History, tourist information, and nearby accommodation
HERITAGE HIGHLIGHTS: The last true folly built in England
The hill has always been known as Folly Hill, even when there was no folly to crown it! Before the Roman invasion, a hillfort crowned the hill's summit. In the 9th century, Alfred the Great erected a castle here. Then in 1144, Robert, Earl of Gloucester, built a wooden fortress to support Empress Maud in her struggle with King Stephen.
The king successfully stormed the castle in 1145, forcing Maud to flee, dressed in her nightgown.
In 1202 King John granted the site to the monks of St Mary at Citeaux. The monks, however, chose to build at Beaulieu, and Folly Hill was left in peace.
In peace, at least, until Cromwell established a battery atop Folly Hill to bombard the town during the Civil War. Cromwell's men fired cannons at the church tower, trying to topple the steeple onto the Royalist's position.
Throughout all this time the summit of the hill was bare. It was only in the late 16th century that Sir Henry Unton of Wadley Manor tried to plant trees atop Folly Hill. Unfortunately, Unton chose a species of broad-leafed tree that was unsuited to the soil conditions and his plantation died. The failure of the plantation gave the hill a new name, Unton's Folly. It was not until the 1780s that the hilltop would gain its wonderful plantation of pine trees.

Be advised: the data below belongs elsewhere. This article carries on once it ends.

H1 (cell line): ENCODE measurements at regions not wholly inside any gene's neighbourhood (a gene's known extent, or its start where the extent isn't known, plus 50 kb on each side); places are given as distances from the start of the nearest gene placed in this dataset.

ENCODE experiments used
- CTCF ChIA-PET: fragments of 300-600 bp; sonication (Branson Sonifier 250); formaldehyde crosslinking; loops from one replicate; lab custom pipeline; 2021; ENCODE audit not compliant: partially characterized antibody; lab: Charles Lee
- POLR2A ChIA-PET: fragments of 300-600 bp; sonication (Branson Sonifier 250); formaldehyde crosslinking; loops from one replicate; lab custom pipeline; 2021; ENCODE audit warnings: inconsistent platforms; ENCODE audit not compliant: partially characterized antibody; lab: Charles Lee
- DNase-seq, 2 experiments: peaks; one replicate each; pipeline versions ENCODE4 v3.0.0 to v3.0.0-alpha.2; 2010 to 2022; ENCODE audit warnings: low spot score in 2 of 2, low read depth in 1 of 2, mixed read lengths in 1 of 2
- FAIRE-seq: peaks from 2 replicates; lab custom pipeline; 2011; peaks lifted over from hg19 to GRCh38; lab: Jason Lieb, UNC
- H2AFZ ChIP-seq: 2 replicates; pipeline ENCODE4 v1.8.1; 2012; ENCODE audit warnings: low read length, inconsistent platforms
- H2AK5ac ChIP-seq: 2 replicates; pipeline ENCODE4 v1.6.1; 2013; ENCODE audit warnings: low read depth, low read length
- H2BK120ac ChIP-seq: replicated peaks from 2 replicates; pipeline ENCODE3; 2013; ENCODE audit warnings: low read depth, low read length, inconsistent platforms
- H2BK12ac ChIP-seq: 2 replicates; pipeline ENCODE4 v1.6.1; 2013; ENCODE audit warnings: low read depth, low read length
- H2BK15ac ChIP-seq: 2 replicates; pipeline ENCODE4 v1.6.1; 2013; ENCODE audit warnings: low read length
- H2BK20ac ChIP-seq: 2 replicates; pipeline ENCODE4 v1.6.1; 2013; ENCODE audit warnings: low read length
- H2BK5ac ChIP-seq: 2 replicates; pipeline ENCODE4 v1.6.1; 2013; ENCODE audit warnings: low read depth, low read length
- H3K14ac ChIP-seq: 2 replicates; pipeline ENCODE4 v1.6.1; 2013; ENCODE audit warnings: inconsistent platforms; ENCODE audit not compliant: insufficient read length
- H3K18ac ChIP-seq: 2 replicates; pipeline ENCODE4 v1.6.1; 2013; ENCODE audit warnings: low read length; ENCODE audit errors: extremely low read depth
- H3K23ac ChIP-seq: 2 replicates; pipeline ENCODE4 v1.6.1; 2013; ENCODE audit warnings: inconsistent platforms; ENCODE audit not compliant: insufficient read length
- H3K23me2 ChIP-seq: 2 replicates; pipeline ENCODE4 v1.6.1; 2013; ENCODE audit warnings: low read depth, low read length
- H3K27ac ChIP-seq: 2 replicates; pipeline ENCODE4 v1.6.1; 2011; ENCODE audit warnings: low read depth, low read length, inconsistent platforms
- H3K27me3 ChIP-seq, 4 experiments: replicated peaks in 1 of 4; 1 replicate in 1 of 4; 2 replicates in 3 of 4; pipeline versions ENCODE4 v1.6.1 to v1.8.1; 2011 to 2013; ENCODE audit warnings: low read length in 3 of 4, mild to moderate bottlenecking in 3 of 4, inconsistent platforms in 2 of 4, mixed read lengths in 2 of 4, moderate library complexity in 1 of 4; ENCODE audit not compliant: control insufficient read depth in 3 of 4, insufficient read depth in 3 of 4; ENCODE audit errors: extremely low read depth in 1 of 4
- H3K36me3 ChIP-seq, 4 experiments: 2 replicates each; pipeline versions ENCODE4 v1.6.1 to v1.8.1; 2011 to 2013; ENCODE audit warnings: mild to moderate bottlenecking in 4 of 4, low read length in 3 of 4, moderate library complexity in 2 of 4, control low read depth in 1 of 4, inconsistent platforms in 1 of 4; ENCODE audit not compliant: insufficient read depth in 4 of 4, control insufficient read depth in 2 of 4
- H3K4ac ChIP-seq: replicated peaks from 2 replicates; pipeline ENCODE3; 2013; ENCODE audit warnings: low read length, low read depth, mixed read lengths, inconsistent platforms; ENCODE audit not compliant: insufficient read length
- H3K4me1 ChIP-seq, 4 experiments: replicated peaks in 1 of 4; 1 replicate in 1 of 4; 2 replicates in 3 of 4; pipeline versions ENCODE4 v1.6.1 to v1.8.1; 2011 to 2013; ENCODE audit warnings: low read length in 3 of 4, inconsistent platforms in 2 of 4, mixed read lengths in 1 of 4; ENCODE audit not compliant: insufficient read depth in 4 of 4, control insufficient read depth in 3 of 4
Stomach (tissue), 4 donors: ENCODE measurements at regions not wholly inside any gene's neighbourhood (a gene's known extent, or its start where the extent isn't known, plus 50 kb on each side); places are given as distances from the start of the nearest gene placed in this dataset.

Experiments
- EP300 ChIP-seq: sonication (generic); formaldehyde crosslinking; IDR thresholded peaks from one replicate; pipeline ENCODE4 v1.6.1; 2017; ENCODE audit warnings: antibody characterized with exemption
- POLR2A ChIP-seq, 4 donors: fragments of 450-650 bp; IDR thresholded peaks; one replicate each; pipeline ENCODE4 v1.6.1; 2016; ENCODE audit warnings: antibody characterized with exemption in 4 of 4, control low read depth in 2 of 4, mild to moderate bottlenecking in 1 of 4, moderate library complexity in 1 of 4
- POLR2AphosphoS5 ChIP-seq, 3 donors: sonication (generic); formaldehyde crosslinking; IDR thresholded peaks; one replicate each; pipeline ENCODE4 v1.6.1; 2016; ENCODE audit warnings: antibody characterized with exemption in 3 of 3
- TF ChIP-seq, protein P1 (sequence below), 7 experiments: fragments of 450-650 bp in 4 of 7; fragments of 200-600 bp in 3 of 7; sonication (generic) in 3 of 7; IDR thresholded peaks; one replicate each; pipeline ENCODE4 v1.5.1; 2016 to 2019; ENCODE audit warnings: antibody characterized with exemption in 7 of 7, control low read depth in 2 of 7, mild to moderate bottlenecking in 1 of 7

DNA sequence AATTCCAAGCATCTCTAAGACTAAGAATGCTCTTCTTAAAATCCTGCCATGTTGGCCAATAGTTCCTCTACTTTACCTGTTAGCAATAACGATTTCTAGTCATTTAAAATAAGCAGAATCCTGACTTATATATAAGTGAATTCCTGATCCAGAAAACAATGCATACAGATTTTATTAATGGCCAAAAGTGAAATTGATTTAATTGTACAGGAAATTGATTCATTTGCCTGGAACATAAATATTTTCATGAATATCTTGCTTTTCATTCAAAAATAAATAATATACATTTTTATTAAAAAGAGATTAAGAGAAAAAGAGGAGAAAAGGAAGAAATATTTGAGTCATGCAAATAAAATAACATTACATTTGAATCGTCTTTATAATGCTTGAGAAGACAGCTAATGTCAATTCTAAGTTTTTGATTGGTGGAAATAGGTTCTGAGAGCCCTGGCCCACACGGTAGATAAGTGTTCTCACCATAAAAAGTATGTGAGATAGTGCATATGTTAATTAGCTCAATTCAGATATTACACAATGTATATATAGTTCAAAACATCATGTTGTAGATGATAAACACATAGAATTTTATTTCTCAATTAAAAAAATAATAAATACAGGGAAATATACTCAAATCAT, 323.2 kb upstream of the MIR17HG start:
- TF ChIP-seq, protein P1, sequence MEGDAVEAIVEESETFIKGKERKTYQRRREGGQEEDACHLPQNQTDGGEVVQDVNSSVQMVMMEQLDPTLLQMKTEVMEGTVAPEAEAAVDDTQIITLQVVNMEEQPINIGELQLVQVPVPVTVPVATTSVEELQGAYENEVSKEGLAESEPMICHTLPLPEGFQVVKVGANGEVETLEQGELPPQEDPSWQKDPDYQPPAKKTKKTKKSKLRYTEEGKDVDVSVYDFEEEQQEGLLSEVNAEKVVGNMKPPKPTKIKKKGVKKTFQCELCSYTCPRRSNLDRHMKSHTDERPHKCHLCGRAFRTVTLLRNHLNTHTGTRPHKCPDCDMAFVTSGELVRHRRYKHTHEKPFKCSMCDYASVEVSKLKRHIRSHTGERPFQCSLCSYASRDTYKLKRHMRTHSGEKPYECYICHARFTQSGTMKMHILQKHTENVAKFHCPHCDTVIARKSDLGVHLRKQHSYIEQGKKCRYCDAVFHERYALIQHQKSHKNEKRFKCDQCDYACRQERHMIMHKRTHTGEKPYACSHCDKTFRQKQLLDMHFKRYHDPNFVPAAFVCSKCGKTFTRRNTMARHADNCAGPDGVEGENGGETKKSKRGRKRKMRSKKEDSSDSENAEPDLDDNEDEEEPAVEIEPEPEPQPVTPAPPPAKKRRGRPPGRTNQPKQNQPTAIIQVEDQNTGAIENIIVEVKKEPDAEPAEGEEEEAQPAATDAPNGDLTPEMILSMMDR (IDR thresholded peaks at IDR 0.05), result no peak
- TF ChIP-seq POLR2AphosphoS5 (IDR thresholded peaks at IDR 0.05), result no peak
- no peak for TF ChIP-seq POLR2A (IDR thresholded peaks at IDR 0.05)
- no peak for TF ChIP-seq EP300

A Poet's Refuge
Henry Pye was Poet Laureate from 1790 until 1813. Never known for the quality of his poetry (he has been called 'the worst Poet Laureate in English history'), Pye was the son of Henry Pye of Faringdon House. His poems were so bad that he was ridiculed by literary critics. His birthday ode to King George III was so full of 'heavenly choirs' that a critic lampooned the piece by penning the now-famous rhyme, '... four and twenty blackbirds, baked in a pie'. The blackbirds are Pye's heavenly choirs and the pie is, well, Henry Pye.
For reasons known only to himself, Pye walked to the top of the hill above Faringdon every day, bearing a sapling of Scot's pine, which he carefully planted, creating the 4-acre plantation we see today.
This may have been a political statement; the Scot's pine was a traditional symbol of Jacobite support. We do know that Pye eulogised the hill in verse, in 'Faringdon Hill' (1774).